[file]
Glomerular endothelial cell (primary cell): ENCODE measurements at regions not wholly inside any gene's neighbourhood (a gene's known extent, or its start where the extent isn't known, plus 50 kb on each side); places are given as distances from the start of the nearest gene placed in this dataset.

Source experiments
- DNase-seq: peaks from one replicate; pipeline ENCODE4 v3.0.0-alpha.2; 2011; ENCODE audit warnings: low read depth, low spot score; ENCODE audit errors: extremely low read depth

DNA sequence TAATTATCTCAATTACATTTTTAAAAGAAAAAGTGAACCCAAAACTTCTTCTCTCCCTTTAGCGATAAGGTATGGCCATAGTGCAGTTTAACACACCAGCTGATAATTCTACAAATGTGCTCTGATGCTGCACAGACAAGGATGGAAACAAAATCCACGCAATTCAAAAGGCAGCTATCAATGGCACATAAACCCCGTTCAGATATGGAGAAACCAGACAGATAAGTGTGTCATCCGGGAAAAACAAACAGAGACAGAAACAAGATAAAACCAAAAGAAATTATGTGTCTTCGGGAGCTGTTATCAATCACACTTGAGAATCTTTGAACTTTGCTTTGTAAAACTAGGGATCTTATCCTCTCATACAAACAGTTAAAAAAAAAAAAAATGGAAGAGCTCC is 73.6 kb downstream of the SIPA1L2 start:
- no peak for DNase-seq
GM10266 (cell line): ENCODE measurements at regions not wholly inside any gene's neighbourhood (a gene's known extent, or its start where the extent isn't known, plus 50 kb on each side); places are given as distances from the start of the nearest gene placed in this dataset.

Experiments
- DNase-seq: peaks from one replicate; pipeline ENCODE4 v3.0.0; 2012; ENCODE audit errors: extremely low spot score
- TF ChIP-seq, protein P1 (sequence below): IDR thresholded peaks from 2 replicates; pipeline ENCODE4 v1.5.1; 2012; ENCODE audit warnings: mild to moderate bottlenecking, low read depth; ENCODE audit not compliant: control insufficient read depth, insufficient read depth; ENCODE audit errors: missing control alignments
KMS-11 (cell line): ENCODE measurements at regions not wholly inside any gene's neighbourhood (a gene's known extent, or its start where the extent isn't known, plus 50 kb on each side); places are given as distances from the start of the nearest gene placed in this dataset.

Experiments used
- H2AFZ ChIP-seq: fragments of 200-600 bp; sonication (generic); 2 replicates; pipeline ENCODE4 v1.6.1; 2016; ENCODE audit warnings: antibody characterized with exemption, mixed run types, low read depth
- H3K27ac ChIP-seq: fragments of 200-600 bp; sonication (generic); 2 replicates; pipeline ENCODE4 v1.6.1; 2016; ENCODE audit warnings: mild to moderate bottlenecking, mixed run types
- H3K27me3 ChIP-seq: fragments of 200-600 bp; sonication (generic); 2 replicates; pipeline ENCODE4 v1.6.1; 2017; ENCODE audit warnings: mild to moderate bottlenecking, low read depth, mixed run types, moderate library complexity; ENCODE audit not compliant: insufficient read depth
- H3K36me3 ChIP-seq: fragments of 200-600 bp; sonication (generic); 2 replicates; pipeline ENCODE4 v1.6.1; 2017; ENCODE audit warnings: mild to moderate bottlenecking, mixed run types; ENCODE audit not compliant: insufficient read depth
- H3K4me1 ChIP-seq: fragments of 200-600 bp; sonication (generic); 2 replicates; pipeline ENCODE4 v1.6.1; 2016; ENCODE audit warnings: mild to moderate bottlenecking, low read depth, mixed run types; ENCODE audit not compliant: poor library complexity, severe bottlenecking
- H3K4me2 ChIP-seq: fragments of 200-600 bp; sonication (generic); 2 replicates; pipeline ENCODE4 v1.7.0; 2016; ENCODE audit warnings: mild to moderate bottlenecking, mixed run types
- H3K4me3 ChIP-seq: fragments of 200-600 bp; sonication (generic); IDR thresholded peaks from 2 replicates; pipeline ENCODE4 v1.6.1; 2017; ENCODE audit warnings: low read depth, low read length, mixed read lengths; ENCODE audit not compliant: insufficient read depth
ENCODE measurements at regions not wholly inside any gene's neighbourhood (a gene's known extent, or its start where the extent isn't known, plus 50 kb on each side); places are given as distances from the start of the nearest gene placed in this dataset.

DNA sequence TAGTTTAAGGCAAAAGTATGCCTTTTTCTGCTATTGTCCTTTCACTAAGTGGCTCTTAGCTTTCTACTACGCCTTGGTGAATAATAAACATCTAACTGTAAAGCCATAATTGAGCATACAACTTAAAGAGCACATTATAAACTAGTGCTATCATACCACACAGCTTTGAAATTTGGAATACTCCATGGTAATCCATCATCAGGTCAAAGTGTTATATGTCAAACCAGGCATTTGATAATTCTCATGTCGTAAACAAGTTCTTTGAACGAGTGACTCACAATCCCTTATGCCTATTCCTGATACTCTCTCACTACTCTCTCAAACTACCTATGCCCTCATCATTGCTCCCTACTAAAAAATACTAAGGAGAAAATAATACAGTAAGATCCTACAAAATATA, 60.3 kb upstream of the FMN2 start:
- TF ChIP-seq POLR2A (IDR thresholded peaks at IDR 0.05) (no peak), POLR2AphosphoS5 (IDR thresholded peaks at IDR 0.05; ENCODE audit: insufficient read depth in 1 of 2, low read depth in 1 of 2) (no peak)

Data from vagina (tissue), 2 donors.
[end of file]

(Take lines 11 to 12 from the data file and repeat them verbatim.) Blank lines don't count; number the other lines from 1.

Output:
Experiments used
- H2AFZ ChIP-seq: fragments of 200-600 bp; sonication (generic); 2 replicates; pipeline ENCODE4 v1.6.1; 2016; ENCODE audit warnings: antibody characterized with exemption, mixed run types, low read depth